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Bar bet

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A bar bet is a bet made between two patrons at a bar. Bar bets can range from wagers about little-known trivia, such as obscure historical facts, to feats of skill and strength. Some bar bets are intended to trick the other party into losing.

Famous bar bets

  • The annual Midnight Sun baseball game played in Fairbanks, Alaska (the only game to be contested after midnight without the use of artificial lighting) was established in 1906 as the result of a bar bet.1 2
  • Two of Tony Hawks’ books, Round Ireland With A Fridge (ISBN 0-091-86777-0) and Playing The Moldovans At Tennis (ISBN 0-091-87456-4), were written describing Hawks’ attempts to win two bar bets.
  • The film To Have and Have Not is supposedly the result of bar bet between Ernest Hemingway and Howard Hawks, with Hemingway betting Hawks that Hawks couldn’t make a good film from Hemingway’s worst novel.3
  • It is widely believed that the creation of Scientology was the result of a bar bet between L. Ron Hubbard and Robert A. Heinlein. According to Scientology critic Lindsay this is “definitely not true”, no such bet was ever made, it would have been “uncharacteristic of Heinlein” to make such a bet, and “there’s no supporting evidence”.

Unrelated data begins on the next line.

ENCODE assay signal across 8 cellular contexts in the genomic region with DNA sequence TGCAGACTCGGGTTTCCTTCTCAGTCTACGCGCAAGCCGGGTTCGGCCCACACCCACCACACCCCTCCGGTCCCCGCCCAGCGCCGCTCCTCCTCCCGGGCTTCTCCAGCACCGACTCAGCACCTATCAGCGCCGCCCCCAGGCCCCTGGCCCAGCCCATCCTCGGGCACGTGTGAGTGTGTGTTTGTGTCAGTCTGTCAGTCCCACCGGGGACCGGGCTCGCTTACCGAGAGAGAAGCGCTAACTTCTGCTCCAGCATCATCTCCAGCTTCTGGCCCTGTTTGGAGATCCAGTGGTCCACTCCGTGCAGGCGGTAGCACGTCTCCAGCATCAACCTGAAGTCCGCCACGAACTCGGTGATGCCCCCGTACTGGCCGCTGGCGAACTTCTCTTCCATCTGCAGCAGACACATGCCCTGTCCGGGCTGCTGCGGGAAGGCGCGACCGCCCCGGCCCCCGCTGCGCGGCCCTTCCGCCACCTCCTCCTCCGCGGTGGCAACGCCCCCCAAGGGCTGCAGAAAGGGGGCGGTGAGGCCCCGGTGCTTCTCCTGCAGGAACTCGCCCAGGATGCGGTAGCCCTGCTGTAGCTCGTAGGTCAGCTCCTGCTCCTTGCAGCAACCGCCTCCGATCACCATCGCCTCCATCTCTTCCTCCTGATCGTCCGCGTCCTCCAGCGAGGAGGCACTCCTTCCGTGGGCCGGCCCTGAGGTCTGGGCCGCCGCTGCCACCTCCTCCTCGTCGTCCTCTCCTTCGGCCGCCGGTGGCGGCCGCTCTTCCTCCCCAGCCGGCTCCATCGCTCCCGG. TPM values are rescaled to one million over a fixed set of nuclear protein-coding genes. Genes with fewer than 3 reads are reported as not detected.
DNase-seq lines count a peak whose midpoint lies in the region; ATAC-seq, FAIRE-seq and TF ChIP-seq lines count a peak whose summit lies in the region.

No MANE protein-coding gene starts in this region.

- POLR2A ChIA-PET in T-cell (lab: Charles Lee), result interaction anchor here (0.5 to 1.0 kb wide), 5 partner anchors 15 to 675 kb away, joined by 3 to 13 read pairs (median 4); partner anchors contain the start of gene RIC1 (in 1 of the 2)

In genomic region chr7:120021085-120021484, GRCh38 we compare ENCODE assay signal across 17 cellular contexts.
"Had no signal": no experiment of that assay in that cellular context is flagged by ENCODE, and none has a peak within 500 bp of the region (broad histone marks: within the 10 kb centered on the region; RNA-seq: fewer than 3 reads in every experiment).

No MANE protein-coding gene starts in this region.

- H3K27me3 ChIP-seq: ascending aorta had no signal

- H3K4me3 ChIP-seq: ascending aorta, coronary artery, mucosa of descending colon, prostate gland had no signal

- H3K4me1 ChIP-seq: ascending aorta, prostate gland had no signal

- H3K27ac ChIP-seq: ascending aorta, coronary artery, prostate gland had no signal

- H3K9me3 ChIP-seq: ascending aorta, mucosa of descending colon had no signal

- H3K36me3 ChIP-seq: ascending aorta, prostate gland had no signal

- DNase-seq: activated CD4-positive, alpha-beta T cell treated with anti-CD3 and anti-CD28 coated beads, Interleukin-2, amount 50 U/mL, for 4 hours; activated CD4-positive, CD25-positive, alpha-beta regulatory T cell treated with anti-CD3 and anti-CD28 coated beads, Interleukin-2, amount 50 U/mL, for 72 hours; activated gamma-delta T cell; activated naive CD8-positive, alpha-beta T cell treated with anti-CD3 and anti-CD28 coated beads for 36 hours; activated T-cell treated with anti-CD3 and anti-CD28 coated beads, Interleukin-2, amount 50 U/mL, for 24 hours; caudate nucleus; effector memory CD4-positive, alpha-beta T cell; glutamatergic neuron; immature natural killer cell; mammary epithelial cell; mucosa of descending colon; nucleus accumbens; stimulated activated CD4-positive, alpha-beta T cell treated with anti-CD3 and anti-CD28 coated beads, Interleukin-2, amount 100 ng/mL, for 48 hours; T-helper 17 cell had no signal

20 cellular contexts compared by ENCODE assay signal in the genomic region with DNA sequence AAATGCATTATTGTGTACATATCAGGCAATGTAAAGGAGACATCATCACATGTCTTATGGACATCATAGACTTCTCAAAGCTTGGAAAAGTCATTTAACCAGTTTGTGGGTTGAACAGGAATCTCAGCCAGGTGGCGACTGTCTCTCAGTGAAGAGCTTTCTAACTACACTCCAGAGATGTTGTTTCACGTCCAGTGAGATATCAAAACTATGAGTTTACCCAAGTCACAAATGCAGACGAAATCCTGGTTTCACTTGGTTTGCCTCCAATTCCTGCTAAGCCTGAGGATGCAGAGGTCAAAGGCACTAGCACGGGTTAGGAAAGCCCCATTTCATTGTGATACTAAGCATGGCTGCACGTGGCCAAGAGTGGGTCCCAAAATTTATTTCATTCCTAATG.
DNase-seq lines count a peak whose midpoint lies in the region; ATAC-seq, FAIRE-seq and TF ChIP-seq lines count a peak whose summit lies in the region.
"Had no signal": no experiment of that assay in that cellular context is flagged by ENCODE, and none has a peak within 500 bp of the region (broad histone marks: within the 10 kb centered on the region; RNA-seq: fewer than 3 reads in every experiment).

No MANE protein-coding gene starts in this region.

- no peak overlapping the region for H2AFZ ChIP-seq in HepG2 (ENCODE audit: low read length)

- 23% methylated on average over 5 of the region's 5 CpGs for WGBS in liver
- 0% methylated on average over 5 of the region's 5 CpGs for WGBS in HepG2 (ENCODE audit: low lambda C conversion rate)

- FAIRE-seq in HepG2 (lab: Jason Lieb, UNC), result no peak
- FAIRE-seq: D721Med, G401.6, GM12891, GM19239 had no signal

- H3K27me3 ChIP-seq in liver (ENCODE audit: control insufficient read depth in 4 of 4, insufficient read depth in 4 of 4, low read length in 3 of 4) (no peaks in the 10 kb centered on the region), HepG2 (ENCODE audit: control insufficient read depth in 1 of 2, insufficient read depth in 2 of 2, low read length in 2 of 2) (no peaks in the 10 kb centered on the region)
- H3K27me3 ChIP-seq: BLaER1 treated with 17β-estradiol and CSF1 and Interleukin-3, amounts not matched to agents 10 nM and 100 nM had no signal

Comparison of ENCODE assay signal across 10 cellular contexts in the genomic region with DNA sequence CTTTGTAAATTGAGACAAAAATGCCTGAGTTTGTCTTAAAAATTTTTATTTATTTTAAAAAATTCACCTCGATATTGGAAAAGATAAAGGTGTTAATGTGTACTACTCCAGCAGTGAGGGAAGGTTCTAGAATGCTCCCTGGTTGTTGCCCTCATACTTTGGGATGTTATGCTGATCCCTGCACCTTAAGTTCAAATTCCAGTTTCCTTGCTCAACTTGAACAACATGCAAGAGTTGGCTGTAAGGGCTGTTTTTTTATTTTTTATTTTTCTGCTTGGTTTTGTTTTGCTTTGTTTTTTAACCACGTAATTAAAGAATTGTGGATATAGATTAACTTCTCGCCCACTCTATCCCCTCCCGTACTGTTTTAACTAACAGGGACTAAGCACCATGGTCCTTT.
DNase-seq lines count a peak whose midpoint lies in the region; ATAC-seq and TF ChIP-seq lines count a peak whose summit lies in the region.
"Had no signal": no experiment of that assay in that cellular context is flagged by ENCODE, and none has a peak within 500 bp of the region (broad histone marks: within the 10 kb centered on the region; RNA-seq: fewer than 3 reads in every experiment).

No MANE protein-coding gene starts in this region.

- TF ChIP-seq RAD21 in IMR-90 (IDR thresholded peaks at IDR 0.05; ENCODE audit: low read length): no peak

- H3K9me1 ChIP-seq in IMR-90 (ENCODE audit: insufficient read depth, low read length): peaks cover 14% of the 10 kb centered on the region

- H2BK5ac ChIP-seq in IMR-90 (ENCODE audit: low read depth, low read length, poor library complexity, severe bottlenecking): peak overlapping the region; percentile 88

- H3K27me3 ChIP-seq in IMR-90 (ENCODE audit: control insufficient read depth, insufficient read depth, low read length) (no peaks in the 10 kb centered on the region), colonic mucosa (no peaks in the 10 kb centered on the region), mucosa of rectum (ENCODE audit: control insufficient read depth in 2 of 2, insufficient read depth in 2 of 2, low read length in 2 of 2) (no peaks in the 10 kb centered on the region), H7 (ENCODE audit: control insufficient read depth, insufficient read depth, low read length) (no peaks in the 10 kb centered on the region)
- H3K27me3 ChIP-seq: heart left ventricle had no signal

1. Midnight Sun Game. Alaska Goldpanners. Retrieved on 2005-12-19.
  2. Williams, Van, “100 Years of Midnight Baseball Fun in Fairbanks: A 1906 bar bet has turned into a tradition on summer solstice”, Anchorage Daily News, 2005-06-22.
  3. To Have and Have Not. The Rake. Retrieved on 2005-12-19.
  4. Don Lindsay. Non-Scientologist FAQ on “start a religion”. Church of Scientology exposed. Retrieved on 2005-12-19.

Further reading

  • Three Bar Bets Involving Fire. Daily Lush Magazine. Retrieved on 2005-12-19. — The Daily Lush describes a bar bet as being the “last remnant of a great American con artist tradition” and gives examples of bar bets.
  • Rub Cruit (October 1985). 175 Ways to Win a Free Drink: The Complete Book of Bar Bets. Dodd Mead. ISBN 0396085865.
  • Henny Youngman (1974). Bar bets, bar jokes, bar tricks. Citadel Press. ISBN 0806504048.
  • Alan Ericksen (1981). Bar games, bets and challenges. Warner Books. ISBN 0446906484.


  • Gerry Riskin. Want to win a bar bet?. Amazing firms, amazing practices. Retrieved on 2005-12-19, 2005-10-14. — An example of a trick bar bet. Riskin describes a bar bet where the correct answer to the question about a photograph of a man tied to a chair is not the obvious one.
  • Even and Odd Permutations. Introduction to Group Theory. Retrieved on 2005-12-19. — Another trick bar bet. The trick lies in the even and odd parity of the initial and final conditions.

This guide is licensed under the GNU Free Documentation License. It uses material from the Wikipedia.

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